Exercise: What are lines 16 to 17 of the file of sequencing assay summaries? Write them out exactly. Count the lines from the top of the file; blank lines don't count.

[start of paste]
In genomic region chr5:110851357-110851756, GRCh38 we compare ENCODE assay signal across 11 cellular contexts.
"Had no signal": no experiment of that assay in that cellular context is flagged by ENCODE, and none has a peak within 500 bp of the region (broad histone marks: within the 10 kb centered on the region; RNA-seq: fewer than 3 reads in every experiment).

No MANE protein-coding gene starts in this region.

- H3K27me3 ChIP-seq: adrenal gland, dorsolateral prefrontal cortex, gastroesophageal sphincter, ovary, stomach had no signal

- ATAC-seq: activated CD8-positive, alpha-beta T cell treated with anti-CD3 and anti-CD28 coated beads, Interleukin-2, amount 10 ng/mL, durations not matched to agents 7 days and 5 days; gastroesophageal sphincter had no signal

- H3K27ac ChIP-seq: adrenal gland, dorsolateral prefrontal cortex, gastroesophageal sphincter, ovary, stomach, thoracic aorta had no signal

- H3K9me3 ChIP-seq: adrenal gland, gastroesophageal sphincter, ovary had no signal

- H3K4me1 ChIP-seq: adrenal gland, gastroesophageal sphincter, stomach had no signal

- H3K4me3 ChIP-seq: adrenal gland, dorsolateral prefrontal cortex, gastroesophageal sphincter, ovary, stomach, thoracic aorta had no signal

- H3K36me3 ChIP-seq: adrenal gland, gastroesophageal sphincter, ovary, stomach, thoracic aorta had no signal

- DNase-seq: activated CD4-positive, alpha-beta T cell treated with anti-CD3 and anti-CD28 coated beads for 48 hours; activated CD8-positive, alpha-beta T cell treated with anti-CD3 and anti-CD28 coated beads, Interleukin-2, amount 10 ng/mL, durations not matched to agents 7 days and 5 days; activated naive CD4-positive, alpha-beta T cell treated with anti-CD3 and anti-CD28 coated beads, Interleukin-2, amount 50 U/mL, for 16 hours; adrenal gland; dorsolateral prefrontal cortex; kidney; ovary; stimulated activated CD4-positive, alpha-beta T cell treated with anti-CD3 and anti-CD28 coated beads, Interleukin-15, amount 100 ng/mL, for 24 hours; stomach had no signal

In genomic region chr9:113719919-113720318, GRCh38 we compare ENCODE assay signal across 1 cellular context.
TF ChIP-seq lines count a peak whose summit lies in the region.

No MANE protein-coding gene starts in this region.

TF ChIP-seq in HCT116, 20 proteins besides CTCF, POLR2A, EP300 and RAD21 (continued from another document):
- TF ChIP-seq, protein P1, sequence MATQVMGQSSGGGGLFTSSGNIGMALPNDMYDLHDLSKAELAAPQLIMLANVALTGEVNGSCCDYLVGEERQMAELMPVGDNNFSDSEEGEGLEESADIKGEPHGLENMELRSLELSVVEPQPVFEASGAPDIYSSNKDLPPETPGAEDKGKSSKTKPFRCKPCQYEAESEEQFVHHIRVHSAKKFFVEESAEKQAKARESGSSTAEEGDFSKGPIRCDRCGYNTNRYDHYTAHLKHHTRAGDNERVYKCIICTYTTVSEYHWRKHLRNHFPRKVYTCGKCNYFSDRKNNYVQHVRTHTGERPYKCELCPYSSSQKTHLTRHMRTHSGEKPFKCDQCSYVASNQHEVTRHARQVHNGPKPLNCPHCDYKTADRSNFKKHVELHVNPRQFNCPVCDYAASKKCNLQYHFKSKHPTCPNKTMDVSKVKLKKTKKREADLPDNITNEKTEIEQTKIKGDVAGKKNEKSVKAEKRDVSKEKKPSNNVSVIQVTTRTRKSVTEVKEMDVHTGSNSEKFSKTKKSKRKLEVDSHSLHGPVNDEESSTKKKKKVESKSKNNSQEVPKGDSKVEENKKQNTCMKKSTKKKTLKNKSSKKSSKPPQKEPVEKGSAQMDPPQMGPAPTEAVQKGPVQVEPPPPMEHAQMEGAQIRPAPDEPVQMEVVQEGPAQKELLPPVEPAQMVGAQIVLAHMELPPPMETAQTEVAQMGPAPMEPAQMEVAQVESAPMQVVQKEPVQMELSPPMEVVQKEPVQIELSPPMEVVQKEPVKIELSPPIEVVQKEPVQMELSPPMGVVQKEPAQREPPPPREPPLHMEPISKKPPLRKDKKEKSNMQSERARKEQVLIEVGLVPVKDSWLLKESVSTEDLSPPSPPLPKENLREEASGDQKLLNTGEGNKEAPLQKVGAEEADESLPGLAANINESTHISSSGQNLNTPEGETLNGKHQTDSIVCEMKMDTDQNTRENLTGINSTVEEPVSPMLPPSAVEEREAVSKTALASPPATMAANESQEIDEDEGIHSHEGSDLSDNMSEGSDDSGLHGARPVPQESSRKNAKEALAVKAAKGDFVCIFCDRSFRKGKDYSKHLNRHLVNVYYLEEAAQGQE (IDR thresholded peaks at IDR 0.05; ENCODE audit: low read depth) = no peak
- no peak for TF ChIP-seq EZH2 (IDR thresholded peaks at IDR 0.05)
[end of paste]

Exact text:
- TF ChIP-seq, protein P1, sequence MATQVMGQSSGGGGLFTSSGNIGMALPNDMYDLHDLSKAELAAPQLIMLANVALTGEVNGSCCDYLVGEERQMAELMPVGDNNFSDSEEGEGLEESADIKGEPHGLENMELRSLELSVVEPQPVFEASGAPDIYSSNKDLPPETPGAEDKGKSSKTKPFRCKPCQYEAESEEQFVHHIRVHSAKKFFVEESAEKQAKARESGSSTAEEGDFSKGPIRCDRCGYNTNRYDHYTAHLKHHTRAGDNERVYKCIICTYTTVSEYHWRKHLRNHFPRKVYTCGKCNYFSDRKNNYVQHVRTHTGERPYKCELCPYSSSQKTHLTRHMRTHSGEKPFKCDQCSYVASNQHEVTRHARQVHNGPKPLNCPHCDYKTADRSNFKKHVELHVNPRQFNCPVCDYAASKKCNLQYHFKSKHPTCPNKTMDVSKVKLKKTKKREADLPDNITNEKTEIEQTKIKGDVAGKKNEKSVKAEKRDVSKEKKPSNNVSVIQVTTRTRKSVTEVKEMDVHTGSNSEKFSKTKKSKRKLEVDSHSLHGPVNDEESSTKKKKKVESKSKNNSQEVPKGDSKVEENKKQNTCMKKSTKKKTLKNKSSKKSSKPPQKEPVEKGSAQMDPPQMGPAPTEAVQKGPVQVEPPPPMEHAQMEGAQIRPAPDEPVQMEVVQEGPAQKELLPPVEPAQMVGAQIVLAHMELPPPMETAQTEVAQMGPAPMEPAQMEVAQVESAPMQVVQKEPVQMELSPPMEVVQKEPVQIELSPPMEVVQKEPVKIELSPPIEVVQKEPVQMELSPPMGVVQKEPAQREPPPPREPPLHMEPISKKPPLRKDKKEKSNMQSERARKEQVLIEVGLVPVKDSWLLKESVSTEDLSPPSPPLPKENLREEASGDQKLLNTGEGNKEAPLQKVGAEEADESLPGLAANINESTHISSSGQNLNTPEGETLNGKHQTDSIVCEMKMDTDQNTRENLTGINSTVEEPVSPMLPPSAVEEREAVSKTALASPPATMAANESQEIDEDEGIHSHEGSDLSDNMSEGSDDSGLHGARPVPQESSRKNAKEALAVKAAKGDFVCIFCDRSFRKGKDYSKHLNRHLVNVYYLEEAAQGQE (IDR thresholded peaks at IDR 0.05; ENCODE audit: low read depth) = no peak
- no peak for TF ChIP-seq EZH2 (IDR thresholded peaks at IDR 0.05)